Echelon connecting with a new generation

by Robert Mitchell

Emerging auxiliary Echelon chapters for young professionals are developing the next generation of Salvation Army volunteers and donors.

The Salvation Army’s first Echelon Leaders Symposium in 2021 was an “enlightening experience” that brought together young professionals from across the country.

Sebastian Galvez said he was developing the Echelon chapter in Morristown, N.J., and the symposium at National Headquarters “connected me to already thriving chapters that helped set me up for success.”

The Salvation Army held another symposium Oct. 19-21 last year at NHQ that drew representatives from several new chapters.

Leading up to the recent meeting, Galvez wrote on Facebook about that first Echelon symposium: “My favorite outcome of the event were the friends that I walked away with who I’ve stayed connected with almost two years later.”

What is Echelon?

An auxiliary for young people started in Dallas, Texas, Echelon has been called the millennial counterpoint to advisory boards. Young, up-and-coming professionals seek “to mobilize the next generation for The Salvation Army by providing opportunities for young adults to engage with the organization through fellowship and networking, donations and fundraising, and service and volunteering,” according to the group’s website at

Major Keith Maynor, in a short video produced by the USA Eastern Territory, called it “the emerging professional arm of The Salvation Army.”

We realized that The Salvation Army needed young volunteers,” Maynor said in the video. “We needed young professionals to learn about The Salvation Army’s work and, with hands on, help us accomplish our programs and activities throughout communities across the United States.”

The video shows the activities of three Echelon chapters in USA East, including Syracuse, N.Y.; Morristown, N.J.; and Pittsburgh, Pa.

Andrew Sabbaghzadeh, director of development for The Salvation Army in Syracuse, said an aging donor base made it necessary to engage “the next generation.” The chapter organized a family dance with attendees as young as 5 and 6.

Major Charles Roberts of The Salvation Army in Syracuse said, “We put the fun in fundraising, and we like to raise friends at the same time, so the fellowship of Echelon is the momentum that keeps everybody going and working and being cause-driven. It’s a beautiful way to help people enter into the world of giving.”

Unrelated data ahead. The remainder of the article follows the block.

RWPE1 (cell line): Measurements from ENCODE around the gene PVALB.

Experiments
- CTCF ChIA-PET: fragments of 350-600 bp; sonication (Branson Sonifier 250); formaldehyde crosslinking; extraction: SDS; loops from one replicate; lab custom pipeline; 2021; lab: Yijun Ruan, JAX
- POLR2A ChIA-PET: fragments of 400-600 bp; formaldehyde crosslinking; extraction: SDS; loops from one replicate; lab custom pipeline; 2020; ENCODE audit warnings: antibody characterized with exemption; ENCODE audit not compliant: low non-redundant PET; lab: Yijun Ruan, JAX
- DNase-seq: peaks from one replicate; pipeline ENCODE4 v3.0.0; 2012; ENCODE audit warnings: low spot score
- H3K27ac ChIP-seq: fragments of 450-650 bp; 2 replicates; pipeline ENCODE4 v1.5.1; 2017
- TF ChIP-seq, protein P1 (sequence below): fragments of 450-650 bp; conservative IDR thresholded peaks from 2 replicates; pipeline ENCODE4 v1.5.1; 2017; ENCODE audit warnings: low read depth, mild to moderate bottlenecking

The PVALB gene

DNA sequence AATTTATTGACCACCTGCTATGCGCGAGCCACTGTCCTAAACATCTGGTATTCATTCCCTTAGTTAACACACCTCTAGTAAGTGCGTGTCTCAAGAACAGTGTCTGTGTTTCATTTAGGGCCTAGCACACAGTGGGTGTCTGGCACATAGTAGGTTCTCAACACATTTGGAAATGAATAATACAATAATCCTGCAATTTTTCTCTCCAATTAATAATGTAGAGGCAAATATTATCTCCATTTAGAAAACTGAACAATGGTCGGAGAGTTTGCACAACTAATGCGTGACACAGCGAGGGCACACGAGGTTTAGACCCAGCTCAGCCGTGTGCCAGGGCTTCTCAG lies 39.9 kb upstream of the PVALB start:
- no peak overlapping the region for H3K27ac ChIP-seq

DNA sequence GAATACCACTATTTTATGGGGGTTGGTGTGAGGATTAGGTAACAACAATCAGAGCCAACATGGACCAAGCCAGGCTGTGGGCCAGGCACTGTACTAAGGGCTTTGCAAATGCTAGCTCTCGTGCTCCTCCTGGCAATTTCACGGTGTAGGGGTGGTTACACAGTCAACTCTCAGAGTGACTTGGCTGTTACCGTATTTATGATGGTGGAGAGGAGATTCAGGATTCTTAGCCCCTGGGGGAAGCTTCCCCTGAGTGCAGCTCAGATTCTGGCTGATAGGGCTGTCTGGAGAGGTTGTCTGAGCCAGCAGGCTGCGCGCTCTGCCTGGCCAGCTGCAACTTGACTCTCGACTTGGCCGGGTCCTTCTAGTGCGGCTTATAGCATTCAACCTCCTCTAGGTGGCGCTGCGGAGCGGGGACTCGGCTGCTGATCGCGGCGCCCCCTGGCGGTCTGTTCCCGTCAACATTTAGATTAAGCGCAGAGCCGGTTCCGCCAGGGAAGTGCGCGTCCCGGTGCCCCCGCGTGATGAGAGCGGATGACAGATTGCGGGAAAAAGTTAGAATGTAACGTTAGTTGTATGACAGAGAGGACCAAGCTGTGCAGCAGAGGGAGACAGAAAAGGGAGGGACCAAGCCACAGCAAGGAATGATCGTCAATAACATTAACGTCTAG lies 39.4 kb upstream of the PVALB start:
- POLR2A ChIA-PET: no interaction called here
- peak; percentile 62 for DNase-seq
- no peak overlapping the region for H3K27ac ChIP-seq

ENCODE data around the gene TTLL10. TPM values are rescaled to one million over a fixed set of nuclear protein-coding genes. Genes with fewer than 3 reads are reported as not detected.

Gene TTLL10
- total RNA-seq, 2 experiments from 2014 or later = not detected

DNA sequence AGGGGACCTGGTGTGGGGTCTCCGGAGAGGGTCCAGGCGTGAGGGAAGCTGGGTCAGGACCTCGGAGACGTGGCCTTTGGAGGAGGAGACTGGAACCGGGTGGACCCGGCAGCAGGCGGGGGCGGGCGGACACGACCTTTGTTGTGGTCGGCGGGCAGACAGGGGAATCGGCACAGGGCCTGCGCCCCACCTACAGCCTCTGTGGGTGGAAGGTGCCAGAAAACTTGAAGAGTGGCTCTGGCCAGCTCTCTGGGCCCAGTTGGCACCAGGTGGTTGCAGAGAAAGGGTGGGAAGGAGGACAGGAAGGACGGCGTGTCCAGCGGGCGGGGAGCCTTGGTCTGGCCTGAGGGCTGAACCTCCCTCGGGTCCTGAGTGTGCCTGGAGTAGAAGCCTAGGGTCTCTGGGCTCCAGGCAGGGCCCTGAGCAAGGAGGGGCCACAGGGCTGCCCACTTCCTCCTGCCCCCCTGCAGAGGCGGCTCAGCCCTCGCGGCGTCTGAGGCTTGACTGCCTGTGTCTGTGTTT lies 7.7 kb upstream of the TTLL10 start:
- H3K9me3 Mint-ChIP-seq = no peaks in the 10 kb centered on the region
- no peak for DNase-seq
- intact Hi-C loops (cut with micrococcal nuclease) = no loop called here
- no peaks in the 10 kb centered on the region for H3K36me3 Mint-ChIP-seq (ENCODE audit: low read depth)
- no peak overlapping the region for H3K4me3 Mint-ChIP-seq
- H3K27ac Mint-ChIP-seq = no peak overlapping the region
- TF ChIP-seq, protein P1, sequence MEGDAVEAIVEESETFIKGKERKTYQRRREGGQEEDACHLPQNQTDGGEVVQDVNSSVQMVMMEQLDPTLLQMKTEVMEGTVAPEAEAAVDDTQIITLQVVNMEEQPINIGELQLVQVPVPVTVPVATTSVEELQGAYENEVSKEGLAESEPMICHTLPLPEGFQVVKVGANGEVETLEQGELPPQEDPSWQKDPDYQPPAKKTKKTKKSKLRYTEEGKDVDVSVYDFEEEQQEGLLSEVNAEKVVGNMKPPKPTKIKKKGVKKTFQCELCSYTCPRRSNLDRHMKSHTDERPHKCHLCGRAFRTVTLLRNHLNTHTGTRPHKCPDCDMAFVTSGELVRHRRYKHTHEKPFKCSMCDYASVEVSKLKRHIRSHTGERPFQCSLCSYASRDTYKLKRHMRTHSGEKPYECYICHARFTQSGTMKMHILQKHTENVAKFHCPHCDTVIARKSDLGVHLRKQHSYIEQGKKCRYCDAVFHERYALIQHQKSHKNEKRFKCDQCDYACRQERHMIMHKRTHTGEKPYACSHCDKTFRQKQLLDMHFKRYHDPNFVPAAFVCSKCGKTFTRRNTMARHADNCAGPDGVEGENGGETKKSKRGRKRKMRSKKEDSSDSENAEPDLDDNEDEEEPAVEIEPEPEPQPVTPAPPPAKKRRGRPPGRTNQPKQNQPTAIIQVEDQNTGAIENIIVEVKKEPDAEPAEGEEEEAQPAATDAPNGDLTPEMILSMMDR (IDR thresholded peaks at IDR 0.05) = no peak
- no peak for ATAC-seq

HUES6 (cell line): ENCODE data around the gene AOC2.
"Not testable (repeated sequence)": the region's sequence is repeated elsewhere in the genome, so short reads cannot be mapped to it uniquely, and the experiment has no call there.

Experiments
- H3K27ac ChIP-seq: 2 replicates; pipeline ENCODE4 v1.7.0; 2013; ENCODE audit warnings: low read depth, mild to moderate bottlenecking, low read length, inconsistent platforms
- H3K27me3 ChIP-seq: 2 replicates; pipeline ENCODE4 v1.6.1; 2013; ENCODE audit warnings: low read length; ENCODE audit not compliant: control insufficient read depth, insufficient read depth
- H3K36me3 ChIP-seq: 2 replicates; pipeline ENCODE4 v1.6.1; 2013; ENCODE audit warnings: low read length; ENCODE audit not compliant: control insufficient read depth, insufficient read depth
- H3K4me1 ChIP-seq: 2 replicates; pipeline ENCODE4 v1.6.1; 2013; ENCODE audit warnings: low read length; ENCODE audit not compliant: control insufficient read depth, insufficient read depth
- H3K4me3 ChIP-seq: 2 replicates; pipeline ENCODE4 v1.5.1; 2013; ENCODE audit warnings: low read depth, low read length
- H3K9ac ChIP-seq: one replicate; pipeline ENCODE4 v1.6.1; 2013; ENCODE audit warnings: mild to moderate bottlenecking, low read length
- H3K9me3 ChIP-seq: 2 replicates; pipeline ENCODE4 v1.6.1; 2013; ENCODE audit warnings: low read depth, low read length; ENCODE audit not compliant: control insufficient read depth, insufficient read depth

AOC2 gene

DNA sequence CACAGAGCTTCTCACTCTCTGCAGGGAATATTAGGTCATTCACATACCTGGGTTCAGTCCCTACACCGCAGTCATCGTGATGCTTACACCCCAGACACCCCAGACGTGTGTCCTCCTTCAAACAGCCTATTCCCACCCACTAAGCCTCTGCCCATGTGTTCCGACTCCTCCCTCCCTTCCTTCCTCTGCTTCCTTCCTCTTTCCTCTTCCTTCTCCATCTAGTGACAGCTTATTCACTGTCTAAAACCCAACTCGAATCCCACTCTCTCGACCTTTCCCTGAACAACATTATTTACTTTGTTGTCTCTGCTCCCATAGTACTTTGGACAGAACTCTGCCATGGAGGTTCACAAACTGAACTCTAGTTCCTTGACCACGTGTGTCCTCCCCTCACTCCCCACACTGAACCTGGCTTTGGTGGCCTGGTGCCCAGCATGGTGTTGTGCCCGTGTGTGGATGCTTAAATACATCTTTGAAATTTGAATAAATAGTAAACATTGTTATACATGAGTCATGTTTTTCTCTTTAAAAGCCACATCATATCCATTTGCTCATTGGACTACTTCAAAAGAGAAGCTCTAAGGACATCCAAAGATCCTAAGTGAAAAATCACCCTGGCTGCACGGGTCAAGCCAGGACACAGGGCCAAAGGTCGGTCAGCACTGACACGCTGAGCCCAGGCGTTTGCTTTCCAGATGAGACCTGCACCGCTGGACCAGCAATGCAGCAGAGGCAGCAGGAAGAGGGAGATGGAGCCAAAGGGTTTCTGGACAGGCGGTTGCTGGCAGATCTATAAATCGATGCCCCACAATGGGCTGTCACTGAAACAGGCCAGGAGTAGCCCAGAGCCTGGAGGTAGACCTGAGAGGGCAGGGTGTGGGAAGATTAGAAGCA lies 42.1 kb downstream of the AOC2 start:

In Morristown, N.J., the chapter organized a golf tournament. Steven Acosta, an account manager for Insight Global who took part, said he was helped by The Salvation Army growing up in Union City, N.J.

“It was a chance for me to give back, come full circle, and meet a lot of people who have the same kind of ideals and values and are passionate about giving back to the community,” Acosta said. “This all stems from just caring about the people in our communities and being a light to those around us. I think Echelon is a perfect avenue to do that.”

Ava Semachko said the Echelon chapter at the Pittsburgh Temple helps feed the homeless, plants and harvests fresh produce, and also provides winter outerwear through Project Bundle-Up.

“We’re really focused on creating volunteer opportunities where you can bring your family,” Semachko said.

Major Vicki Berry, a retired officer, is acting as the Eastern Territorial liaison to Echelon. The goal is to be able to realize at least one Echelon Chapter in each division across the Eastern Territory.

“It’s important that we look at the future today,” Berry said. “These young professionals want to help The Salvation Army, and we need to hands-on teach them about our programs and services to the community. Each community is different and so each Echelon chapter will be different,­ but they will have the same energy to volunteer and help in whatever way they can. This kind of networking is extremely valuable today and tomorrow. Let’s plan for tomorrow today.”